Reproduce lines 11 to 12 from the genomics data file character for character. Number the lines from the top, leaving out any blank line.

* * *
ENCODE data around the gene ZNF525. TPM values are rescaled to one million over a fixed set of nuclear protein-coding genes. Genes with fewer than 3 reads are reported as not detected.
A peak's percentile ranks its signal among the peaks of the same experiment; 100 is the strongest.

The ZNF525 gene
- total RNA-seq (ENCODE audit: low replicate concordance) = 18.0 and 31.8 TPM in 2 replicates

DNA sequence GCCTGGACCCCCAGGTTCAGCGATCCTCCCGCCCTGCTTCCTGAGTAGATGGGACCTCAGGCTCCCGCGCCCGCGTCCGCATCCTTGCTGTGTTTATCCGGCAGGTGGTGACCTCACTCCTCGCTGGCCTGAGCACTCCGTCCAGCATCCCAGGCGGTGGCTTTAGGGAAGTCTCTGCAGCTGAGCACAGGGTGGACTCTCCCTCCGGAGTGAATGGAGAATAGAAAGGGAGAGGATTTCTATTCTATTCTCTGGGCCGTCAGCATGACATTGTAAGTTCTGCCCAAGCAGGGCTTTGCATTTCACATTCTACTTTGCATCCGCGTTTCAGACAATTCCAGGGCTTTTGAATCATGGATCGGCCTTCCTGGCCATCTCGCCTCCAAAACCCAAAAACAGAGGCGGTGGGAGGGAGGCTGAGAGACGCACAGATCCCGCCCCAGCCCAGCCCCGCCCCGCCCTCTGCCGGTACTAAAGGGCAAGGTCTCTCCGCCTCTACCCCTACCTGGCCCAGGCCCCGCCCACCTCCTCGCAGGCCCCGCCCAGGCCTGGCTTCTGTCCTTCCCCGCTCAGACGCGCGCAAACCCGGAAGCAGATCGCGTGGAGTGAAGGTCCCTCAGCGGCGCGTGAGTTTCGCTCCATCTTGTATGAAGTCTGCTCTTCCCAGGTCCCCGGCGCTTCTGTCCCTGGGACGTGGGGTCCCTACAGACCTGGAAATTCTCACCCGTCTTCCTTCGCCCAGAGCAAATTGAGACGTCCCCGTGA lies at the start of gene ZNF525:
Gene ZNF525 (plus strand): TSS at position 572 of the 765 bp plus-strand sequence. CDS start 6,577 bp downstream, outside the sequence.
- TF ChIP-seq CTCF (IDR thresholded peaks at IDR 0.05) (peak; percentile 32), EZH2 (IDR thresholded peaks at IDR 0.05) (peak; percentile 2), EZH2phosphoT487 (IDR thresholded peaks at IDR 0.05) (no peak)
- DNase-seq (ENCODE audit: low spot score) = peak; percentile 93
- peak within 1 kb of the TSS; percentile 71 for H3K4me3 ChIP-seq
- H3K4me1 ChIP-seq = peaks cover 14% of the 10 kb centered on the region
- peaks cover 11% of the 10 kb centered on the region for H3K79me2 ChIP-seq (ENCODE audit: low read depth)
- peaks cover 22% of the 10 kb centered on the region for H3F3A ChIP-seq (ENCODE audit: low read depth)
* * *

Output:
- peaks cover 11% of the 10 kb centered on the region for H3K79me2 ChIP-seq (ENCODE audit: low read depth)
- peaks cover 22% of the 10 kb centered on the region for H3F3A ChIP-seq (ENCODE audit: low read depth)